On Promises

We read in Deuteronomy 1, “Support me, O Lord, according to your promises….” It takes a certain amount of boldness even to ask the Lord to keep His promises, let alone to recognize that He made any to us.

Much of our contentment and discontentment arises over the keeping or breaking of promises. An oath or a pledge is a declaration that we will keep a promise. A vow is a solemn promise, often made to God, designed to emphasize the seriousness of the promise, the intent to keep it. A contract is an agreement that something will be done or delivered in a specified manner, usually at a specific time. Too many lives are filled with broken promises. Hence, oaths and contracts usually have some specific legal penalty or remedy if the promised act is not fulfilled. Others depend on us to keep our promises.

Promises may or may not have time factors involved in them. Marriage is, or should be, “till death do us part.” A contract may read that I will deliver this load of coal on December 20. Promises enable us to configure a future that yet has no present order. A promise identifies how someone will act or speak in a not-yet future. It allows us to make our own promises on the surety of those of others.

The question comes up about promises that we never should make, or carry out if made. I think of Herod Antipas. He swore that he would give his dancing daughter up to half a kingdom. Only she asked for the head of John the Baptist instead. The king, since he made such a fuss, had to “keep” his oath and promise. Plato pointed out in a famous passage in the Republic that the greatest crimes need mutual agreement and promise among gangsters for the worst schemes to be accomplished. Promises arise out of our understanding and power to will. They are part of the discourse on free will and its relation to reason.

The Beheading of John the Baptist by Caravaggio (1608)
The Beheading of John the Baptist by Caravaggio (1608)

A promise is a way to organize the future, as Hannah Arendt once explained it. The past has happened. We cannot change it. To lie about what happened in the past is an evil that can be checked against facts. But the future has not yet happened. Now we might be believers who claim that we so trust in God that we do not have to “do” anything. We just let whatever happens be “God’s will.” We excuse ourselves by saying that we follow “God’s will” wherever it leads. But this thesis merely bypasses the whole meaning of what it is to be human: to be able to act and take responsibility for our actions.

The regularities of nature, the sun rising and setting, go on without our will having anything to do with them. We can praise them, but not change them. This necessity is true of our own existence as far as we ourselves are concerned. But our existence depended on the promises of others, hopefully of our parents, of their promise to raise what is begotten of them. But other things will only exist if we plan for them. Just to have a plan is not enough. We must will it, resolve, and promise to carry it into existence.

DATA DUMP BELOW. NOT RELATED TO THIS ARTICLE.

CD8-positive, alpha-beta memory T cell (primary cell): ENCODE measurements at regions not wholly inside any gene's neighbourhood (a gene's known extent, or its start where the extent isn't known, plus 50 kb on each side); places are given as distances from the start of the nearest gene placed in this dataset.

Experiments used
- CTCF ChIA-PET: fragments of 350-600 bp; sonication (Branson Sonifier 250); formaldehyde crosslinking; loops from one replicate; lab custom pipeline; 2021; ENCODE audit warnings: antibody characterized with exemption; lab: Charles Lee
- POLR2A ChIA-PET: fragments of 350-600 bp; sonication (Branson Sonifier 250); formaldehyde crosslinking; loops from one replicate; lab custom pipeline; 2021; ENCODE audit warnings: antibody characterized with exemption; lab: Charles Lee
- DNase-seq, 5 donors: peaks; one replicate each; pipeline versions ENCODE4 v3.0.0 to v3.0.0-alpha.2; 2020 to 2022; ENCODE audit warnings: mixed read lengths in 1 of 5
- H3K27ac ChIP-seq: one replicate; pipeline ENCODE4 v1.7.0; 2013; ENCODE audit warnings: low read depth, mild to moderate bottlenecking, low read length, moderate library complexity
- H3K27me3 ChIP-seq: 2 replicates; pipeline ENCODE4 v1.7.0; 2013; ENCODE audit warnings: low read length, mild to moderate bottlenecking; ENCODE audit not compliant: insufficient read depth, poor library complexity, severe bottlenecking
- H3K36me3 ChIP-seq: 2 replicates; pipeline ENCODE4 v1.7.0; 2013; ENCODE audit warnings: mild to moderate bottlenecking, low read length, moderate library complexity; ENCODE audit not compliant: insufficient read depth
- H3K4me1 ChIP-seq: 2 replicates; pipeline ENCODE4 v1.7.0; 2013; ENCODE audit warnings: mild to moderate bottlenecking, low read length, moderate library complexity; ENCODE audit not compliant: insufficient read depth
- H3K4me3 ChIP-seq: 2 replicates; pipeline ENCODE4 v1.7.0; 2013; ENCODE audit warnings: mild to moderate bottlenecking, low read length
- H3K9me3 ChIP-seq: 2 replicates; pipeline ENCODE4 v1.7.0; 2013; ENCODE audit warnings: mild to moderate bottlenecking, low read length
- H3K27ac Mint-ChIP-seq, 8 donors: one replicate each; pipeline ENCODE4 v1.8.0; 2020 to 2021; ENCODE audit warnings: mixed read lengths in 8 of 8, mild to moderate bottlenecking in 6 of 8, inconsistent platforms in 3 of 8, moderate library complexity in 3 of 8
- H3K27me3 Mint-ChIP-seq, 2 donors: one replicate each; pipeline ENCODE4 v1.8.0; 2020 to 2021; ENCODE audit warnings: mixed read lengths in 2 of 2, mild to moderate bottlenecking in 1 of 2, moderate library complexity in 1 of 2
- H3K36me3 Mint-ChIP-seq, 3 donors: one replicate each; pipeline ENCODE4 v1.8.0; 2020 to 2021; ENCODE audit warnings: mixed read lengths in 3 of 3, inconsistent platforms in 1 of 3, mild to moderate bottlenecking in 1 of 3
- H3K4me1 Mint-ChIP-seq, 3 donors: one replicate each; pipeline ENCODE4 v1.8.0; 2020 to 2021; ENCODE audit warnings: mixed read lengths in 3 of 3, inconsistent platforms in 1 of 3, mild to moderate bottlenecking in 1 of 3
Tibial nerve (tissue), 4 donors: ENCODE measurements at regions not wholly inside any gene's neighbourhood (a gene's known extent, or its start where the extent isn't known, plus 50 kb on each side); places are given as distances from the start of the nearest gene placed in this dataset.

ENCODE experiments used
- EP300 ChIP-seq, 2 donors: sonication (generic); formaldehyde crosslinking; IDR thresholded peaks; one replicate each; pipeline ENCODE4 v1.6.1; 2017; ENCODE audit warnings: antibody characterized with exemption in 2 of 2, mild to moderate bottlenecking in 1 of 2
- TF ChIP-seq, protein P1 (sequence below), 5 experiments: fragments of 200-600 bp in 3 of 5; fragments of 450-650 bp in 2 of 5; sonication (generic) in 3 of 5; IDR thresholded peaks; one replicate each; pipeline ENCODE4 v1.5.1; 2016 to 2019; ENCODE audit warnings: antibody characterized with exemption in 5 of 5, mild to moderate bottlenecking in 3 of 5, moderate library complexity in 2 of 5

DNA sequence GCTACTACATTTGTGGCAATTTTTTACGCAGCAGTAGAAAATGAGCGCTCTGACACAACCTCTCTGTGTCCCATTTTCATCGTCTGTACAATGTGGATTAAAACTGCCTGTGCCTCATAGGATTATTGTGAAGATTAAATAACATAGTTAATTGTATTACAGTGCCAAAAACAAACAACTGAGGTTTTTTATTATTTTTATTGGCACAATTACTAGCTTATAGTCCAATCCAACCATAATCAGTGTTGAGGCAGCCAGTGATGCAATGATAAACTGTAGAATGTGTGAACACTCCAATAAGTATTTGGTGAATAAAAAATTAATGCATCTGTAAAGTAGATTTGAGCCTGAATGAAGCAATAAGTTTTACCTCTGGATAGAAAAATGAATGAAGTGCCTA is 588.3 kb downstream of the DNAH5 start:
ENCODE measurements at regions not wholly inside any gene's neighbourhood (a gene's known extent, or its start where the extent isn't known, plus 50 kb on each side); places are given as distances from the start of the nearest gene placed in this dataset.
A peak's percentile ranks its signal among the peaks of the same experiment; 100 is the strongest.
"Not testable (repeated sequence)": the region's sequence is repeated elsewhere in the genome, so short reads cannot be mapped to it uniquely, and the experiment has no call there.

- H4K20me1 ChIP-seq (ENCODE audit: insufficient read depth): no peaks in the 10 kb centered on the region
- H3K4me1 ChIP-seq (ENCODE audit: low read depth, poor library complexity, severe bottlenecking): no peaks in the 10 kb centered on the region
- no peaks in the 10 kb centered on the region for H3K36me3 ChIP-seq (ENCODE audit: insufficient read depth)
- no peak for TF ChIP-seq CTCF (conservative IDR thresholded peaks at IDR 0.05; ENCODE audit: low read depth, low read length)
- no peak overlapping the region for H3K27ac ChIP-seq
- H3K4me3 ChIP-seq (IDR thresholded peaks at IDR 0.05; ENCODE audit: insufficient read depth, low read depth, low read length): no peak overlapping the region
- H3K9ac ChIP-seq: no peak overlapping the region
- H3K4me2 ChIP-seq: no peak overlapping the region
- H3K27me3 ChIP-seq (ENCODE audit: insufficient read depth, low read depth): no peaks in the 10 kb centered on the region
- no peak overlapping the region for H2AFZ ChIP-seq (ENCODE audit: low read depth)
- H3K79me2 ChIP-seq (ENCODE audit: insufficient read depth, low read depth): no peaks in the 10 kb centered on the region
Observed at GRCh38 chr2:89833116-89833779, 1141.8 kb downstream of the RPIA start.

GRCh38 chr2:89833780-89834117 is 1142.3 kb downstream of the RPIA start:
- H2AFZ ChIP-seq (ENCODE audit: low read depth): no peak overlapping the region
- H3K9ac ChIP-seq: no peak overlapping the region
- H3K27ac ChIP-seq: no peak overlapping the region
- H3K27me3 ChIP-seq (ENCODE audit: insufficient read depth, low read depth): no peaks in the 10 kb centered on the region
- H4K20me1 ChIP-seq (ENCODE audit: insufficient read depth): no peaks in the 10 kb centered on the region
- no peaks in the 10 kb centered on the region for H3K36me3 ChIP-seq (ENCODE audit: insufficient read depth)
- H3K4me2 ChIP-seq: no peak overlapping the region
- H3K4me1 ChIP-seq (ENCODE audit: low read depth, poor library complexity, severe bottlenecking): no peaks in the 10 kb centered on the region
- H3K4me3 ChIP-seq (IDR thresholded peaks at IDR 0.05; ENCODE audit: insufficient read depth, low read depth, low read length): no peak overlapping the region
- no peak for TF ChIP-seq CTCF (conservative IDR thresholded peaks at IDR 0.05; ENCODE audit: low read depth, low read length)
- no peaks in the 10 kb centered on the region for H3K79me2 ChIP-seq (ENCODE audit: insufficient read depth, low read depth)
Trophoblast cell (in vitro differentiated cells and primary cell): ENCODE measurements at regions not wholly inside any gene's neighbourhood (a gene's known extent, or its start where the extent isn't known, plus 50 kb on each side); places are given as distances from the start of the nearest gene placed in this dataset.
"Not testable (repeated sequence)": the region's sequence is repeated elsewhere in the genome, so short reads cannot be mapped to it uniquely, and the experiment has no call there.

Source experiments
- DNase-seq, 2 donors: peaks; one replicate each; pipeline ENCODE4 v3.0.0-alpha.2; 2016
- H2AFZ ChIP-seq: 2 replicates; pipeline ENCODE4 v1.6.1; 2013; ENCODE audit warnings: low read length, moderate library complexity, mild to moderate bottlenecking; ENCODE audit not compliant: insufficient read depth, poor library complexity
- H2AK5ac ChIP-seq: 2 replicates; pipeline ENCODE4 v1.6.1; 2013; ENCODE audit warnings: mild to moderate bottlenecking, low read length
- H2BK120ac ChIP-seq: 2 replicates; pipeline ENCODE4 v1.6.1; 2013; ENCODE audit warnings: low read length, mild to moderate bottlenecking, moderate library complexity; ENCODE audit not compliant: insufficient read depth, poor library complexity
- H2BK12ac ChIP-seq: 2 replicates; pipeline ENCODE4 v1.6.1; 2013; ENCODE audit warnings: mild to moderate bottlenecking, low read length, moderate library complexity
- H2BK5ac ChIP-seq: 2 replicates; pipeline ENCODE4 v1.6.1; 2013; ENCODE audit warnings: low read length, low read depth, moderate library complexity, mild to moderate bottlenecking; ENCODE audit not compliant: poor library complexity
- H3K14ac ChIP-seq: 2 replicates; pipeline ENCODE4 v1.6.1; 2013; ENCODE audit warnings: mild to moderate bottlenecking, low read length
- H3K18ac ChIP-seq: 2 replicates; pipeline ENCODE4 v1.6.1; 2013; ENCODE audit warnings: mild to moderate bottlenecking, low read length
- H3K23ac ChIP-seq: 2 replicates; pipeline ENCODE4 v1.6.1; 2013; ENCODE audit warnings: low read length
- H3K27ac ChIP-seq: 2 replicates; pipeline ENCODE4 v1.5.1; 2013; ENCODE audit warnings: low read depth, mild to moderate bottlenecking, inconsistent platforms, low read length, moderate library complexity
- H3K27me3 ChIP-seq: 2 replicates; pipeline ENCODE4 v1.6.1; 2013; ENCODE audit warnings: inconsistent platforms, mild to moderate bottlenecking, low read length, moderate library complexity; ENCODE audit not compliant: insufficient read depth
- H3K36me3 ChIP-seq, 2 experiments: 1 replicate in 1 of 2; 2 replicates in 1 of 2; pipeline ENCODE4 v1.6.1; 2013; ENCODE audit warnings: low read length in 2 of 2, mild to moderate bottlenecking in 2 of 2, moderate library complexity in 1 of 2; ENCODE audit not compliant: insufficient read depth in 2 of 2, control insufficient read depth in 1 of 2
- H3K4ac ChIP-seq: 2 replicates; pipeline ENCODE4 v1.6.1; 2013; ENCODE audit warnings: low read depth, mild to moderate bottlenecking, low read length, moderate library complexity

In his famous essay, “In Defence of Rash Vows,” Chesterton wrote these remarkable lines:

It is most interesting to listen to opponents to marriage. . . .They appear to imagine that the ideal of constancy (of keeping a vow) was a yoke mysteriously imposed on mankind by the devil, instead of being, as it is, a yoke consistently imposed by all lovers on themselves. They have invented a phrase, a phrase that is a black and white contradiction in two words – “free love” – as if love ever had been or ever could be free. It is the nature of love to bind oneself, and the institution of marriage merely paid the average man the compliment of taking him at his word.

It has never been said better. Love is a choice to be free by binding ourselves to what we love in such a way that we keep our promise to the one we choose. Broken promises and vows do not free us. They merely explain to us how we chose not to be free.

In the confessional formula, we firmly “promise” to make amends for our sins. Without this promise, things are at a standstill morally and sacramentally. If we break a promise, and who hasn’t, we should not use that as an excuse to break every other promise. But if we find ourselves constantly breaking promises, solemn and ordinary, we are nearing the condition of that “free love” to which Chesterton referred, that love that binds us to nothing but ourselves.

James V. Schall, S.J. (1928-2019), who served as a professor at Georgetown University for thirty-five years, was one of the most prolific Catholic writers in America. Among his many books are The Mind That Is Catholic, The Modern Age, Political Philosophy and Revelation: A Catholic Reading, Reasonable Pleasures, Docilitas: On Teaching and Being Taught, Catholicism and Intelligence, and, most recently, On Islam: A Chronological Record, 2002-2018.

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